Brief Behavioral Intervention to Improve Adolescent Sexual Health: A Feasibility Study in the Emergency Department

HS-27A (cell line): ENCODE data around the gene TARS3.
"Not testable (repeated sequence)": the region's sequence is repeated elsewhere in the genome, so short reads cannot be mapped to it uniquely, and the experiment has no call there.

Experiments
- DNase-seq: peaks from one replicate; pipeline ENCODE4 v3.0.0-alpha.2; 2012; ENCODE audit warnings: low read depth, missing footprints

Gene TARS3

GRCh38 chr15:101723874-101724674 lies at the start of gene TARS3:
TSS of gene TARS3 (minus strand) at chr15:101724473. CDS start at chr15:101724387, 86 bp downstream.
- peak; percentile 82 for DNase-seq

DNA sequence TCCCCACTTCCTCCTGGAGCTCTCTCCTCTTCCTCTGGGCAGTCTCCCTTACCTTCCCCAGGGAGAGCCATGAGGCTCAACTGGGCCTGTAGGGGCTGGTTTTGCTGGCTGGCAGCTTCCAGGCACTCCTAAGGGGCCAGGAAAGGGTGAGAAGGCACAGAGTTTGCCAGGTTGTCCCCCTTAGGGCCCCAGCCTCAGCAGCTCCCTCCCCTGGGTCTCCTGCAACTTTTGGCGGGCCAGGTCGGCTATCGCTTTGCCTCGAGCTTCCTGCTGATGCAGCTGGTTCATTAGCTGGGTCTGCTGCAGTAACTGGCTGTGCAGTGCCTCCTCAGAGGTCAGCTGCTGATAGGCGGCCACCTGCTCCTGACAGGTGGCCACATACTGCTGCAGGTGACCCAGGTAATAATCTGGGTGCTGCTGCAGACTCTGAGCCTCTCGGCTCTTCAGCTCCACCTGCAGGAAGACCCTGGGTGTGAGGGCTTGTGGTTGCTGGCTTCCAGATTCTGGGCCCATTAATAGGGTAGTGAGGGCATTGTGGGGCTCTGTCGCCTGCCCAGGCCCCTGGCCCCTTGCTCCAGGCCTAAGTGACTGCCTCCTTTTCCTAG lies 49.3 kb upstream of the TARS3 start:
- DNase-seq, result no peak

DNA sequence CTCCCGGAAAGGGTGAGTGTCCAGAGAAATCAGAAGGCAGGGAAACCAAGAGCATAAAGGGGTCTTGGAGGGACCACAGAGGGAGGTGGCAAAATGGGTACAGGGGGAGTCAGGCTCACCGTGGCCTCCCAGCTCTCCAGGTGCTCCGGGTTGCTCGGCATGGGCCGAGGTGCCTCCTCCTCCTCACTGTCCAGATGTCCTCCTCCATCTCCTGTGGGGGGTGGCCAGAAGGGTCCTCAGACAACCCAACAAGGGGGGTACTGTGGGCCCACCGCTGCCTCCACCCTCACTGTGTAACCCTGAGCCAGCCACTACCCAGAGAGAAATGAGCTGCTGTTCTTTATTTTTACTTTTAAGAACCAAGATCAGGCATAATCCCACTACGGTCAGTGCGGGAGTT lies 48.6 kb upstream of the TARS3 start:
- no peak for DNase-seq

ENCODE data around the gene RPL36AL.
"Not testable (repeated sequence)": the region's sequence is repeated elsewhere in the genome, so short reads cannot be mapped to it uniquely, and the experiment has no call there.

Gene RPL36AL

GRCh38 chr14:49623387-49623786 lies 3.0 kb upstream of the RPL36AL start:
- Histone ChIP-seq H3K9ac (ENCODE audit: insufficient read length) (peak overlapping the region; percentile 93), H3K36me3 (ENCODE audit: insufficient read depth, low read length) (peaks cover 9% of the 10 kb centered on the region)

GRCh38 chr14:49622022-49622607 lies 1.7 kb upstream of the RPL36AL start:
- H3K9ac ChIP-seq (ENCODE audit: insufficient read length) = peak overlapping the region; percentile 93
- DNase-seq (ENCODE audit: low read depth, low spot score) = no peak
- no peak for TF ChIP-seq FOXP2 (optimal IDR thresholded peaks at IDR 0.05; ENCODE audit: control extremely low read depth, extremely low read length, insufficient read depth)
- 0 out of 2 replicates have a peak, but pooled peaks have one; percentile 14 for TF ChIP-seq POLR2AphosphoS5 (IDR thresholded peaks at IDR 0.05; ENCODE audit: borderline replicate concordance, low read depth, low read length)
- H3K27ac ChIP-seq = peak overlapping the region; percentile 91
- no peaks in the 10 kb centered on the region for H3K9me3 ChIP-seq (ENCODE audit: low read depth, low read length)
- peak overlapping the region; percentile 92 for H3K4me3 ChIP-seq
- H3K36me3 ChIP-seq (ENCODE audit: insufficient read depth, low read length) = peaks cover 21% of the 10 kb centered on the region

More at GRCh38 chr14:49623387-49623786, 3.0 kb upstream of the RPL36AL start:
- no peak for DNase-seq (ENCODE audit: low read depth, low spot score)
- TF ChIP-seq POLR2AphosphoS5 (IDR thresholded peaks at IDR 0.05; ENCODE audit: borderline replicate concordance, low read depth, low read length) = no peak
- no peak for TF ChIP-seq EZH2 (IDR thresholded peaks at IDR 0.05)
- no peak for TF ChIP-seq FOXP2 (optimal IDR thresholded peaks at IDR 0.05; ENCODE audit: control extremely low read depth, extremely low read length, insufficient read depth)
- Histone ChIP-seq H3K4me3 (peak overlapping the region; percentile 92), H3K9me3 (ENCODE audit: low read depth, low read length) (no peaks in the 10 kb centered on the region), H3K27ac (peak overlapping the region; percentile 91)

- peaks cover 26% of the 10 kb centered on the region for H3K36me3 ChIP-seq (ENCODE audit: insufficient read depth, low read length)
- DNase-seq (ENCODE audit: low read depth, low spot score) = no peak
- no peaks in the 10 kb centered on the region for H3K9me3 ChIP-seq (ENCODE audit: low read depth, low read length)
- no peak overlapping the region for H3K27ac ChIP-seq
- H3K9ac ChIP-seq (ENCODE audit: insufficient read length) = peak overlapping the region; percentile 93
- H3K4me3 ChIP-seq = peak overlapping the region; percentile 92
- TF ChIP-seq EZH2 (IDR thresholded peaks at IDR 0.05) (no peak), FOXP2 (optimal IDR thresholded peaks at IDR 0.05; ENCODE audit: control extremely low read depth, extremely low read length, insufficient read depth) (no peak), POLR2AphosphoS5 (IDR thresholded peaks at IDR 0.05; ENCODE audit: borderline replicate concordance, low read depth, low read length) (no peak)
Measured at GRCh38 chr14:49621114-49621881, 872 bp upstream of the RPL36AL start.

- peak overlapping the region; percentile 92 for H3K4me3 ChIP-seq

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ObjectiveAlthough emergency department (ED) visits offer an opportunity to deliver brief behavioral interventions to improve health, provision of ED-based interventions targeting adolescent sexual health is uncommon. The objectives for this study were to evaluate the feasibility and preliminary effects of a novel sexual health service intervention for adolescents.MethodsIn this cross-sectional feasibility study, sexually active patients aged 14 to 19 years presenting to a Midwestern pediatric ED were recruited to receive an intervention to improve sexual health. The intervention, based on motivational interviewing (MI), included agenda setting, exploration of behaviors, a decisional balance exercise, tailored feedback, and provision of personalized health services (including condoms, prescription for emergency contraception, urine testing for Chlamydia trachomatis and Neisseria gonorrheae, and referral to the hospital-affiliated adolescent clinic). Data were collected before and after intervention administration and at a 3-month follow-up telephone interview. Surveys assessed sexual risk behaviors, satisfaction with the intervention, health care use, and demographics. Feasibility criteria were (1) subject-rated interventionist fidelity to MI principles (Likert scale 1 [strongly agree] to 4 [strongly disagree]), (2) subject satisfaction (Likert scale 1 [not at all] to 5 [very]), and (3) session duration (minutes, recorded by the interventionist). A secondary outcome was the proportion of subjects who completed at least 1 health service. Services provided at the adolescent clinic were determined by an electronic medical record review. Comparisons of responses between sex subgroups were analyzed using Χ2 test.ResultsFrom August to November 2012, 69 adolescents were approached, 66 (96%) completed the screening survey, and 24 (37%) reported previous sexual activity. Of those, 20 (83%) agreed to participate. The mean (SD) age was 16.2 (1.4) years; 60% were female. Most (78%) reported that the interventionist maintained high fidelity to MI principles and most (80%) were very satisfied with the intervention. Mean (SD) intervention length was 15.7 (2.2) minutes. Most subjects (65%) accepted 1 or more health services, including 42% who completed clinic follow-up. In the ED or the referral clinic, the following services were provided to the subjects: condoms (n = 11), emergency contraception prescription (n = 5), C. trachomatis/N. gonorrheae testing (n = 4), hormonal birth control provision (n = 2), and human immunodeficiency virus testing (n = 3). Fifteen subjects (75%) were reached for the 3-month follow-up, and condom use was maintained by 67% of those reporting sexual activity.ConclusionsThis study demonstrated the feasibility and potential utility of an MI-based service navigation intervention to connect youth with point-of-care services as well as resources for ongoing sexual health needs.

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